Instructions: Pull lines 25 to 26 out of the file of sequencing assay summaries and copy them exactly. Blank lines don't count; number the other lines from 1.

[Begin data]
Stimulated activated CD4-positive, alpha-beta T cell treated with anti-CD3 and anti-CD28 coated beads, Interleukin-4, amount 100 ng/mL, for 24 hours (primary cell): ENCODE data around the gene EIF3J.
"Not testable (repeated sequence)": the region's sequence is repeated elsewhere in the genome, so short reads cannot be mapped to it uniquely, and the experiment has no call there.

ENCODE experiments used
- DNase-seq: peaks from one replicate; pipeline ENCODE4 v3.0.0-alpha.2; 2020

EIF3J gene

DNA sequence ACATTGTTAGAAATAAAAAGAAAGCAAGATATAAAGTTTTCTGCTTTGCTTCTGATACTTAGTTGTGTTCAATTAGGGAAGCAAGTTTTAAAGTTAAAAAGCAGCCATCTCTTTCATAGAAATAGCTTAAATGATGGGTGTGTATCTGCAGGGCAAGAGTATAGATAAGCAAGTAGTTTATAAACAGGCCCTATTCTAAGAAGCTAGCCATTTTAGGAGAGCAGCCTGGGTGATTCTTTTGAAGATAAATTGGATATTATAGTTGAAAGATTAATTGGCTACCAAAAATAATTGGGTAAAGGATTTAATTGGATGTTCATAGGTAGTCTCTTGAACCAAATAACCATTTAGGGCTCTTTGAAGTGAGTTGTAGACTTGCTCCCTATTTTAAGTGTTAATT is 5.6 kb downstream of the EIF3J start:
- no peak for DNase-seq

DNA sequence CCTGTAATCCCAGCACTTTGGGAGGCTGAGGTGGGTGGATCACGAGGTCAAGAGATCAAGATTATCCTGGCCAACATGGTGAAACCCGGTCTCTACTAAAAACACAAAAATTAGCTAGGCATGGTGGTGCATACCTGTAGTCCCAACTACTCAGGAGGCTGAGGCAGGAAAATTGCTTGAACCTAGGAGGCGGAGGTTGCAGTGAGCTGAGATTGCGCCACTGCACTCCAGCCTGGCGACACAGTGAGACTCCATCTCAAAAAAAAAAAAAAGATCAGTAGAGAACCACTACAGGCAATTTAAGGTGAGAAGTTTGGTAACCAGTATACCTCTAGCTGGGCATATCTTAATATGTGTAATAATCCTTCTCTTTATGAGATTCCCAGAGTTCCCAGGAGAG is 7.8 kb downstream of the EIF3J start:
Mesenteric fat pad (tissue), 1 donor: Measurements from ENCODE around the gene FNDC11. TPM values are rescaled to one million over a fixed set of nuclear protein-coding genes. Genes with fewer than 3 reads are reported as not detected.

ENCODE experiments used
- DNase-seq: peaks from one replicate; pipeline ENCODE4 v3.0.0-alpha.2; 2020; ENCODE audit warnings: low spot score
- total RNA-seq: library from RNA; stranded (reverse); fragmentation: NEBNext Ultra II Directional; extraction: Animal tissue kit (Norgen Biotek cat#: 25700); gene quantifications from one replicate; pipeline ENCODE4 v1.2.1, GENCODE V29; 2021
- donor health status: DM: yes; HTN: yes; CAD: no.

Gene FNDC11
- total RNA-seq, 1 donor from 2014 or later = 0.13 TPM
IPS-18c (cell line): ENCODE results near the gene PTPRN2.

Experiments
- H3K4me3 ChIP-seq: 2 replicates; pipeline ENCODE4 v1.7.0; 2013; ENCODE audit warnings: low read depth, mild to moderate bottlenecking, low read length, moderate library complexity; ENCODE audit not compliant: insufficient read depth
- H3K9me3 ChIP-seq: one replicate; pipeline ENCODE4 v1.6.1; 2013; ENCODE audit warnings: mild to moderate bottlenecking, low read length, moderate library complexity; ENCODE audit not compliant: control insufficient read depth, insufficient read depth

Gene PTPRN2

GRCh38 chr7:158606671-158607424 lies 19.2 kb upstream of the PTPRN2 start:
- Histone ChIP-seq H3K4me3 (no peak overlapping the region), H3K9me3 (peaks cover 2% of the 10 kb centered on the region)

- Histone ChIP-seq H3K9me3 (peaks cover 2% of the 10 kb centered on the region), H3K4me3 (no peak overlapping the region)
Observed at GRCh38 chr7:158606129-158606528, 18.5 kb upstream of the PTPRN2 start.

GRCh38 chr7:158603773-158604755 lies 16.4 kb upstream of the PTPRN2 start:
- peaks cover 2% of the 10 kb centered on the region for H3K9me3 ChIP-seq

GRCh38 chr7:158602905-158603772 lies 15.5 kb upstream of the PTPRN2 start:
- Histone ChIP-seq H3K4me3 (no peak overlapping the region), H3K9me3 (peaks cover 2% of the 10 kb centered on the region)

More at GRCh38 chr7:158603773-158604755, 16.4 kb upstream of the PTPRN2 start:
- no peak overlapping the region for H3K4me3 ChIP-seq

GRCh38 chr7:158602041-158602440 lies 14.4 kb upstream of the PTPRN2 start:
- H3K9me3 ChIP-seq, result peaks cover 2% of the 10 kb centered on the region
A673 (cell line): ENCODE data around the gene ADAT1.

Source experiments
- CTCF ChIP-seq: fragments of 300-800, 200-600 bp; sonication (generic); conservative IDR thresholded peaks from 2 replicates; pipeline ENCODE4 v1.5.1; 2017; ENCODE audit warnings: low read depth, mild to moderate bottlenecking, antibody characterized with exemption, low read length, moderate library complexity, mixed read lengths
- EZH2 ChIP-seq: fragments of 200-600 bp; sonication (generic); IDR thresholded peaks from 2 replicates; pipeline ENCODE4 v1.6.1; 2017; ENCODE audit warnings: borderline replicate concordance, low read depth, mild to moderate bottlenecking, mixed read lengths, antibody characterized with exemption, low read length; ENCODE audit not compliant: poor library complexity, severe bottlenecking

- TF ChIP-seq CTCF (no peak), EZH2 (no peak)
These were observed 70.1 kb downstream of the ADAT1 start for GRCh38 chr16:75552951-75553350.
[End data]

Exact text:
GRCh38 chr7:158603773-158604755 lies 16.4 kb upstream of the PTPRN2 start:
- peaks cover 2% of the 10 kb centered on the region for H3K9me3 ChIP-seq